A PUBLIC Complaints Bureau (PCB) has always been my saviour in times of need and there has never been an occasion of disappointment in terms of service.
I am not surprised that the Public Complaints Bureau has managed to resolve 72 per cent of the complaints received in the first quarter of this year, as reported last week. PCB is one department that must be hailed for its efficiency.
In this context, I must offer my hearty appreciation to PCB directorgeneral Datuk Dr Tam Weng Wah who acknowledges all complaints sent to him, usually within a matter of hours.
In the same email of acknowledgement, he instructs immediate action with the complaint copied to his subordinates and one can be assured that the complaint would receive the needful attention and treatment in no time.
I have lodged many complaints to PCB through Tam and many of these are simple grouses I have had about certain departments and agencies.
The latest was about an agency under the Ministry of Higher Education which has a call centre and beyond the very basic complaint the front-liners would turn frantic.
I had a query, not covered in the agency's Frequently Asked Questions, and all I asked was to be referred to an officer, either via email or on the phone.
I made five calls on two consecutive days and each time I had to go through the button-ritual which goes like, press 1 for whatever, press 2 for something else and so on. When I eventually got to speak to a human, I had to recite time and again the reason for my call and I got nowhere.
I was forced to write to PCB with not exactly a complaint but just a request to be referred to an officer for me to bounce off my query. Within hours Tam responded and by 5pm the same day the officer from the agency concerned called. No wait, I had two officers from the same agency who called me to offer assistance and I was done.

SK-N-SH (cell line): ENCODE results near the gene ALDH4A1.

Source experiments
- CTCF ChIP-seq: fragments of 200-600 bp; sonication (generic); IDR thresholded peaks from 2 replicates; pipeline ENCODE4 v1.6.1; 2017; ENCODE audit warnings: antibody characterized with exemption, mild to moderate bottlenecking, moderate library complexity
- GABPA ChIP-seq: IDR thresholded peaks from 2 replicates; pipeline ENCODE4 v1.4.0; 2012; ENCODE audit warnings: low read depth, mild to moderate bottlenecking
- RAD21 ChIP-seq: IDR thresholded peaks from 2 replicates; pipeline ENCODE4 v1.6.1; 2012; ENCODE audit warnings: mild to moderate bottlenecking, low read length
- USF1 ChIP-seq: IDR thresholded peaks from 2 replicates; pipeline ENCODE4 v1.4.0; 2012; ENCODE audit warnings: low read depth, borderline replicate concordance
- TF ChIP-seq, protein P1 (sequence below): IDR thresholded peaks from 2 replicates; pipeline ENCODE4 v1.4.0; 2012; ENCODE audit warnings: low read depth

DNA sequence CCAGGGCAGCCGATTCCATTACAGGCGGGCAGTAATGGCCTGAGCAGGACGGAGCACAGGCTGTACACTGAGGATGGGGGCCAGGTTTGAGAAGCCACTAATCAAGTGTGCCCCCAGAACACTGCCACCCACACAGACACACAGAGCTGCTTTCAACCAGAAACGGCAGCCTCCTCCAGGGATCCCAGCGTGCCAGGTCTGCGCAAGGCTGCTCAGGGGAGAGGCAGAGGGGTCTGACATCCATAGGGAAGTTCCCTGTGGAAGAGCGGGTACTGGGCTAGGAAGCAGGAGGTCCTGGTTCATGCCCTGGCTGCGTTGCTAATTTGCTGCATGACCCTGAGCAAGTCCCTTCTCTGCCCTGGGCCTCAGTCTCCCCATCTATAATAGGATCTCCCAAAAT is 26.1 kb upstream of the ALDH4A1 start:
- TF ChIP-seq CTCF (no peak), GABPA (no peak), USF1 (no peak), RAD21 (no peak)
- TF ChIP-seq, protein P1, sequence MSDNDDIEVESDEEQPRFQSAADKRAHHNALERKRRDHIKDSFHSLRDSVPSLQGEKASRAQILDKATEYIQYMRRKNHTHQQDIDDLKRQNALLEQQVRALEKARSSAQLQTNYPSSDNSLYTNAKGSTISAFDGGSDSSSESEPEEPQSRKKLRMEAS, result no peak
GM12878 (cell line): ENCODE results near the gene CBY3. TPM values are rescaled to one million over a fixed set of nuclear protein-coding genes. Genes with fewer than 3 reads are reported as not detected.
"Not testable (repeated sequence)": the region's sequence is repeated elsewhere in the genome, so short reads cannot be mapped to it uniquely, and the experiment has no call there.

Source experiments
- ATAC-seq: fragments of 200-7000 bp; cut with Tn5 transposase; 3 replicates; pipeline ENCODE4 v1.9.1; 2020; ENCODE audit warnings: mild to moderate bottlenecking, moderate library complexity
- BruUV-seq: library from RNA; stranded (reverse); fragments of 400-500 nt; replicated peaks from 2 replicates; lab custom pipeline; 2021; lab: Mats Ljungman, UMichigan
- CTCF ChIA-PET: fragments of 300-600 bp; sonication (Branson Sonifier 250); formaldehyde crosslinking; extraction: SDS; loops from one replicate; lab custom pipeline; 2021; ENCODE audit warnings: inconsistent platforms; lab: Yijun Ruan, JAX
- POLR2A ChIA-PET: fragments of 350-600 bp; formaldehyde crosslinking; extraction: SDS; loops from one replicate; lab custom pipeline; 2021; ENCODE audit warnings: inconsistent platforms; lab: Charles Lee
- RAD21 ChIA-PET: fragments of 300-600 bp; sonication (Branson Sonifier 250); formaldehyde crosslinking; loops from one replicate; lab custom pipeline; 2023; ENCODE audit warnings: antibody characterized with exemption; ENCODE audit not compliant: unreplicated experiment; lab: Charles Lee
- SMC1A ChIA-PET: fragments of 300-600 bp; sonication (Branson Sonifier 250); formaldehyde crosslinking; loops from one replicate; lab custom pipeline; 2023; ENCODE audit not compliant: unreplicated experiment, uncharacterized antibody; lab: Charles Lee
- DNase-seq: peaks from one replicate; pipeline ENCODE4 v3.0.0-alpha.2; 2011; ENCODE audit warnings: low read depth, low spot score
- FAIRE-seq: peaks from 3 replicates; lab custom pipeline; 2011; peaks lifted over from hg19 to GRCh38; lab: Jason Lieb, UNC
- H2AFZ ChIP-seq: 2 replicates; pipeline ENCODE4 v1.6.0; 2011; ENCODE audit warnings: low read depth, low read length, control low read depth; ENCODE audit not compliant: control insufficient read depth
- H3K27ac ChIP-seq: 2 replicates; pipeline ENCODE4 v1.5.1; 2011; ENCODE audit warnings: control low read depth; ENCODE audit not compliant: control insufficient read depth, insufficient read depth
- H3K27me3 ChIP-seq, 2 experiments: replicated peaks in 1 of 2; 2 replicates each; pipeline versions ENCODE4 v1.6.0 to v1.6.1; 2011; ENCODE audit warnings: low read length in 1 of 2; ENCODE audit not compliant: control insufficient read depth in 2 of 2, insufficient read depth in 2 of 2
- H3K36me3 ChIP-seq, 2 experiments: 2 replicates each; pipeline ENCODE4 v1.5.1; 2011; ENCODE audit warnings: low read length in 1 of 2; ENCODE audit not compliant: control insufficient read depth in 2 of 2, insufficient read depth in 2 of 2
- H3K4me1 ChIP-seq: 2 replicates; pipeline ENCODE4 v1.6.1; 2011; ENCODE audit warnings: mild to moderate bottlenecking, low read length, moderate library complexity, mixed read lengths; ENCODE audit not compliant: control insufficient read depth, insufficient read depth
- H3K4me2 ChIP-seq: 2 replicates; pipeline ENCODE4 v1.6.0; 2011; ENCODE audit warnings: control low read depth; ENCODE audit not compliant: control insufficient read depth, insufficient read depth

On another occasion I had again written to PCB with a grouse related to a government hospital and I had the director of the hospital who descended from the throne to respond to my grievance.
The point I am making is, if service-oriented organisations are responsible enough to understand the basics of customer service and deliver accordingly, PCB could be left to manage bigger and more pressing issues.
In this digital era, it is highly appreciable that most ministries and government agencies display their email addresses and contact details of senior officers on their website but there are some which have a long way to go in embracing the digital media.
If you browse the PCB website, you would find the senior management's email addresses, including that of director general and this should be the benchmark for others to follow.
Having said that, merely displaying the email address would be insufficient. One must respond to the emails as this is simple ethic. If someone has taken the trouble to write to me and is waiting for a response, I am obliged to respond as soon as possible and not a week later.
There cannot be anything more annoying than, after having tediously browsed the web for some contact point, the feedback is left waiting forever for a response.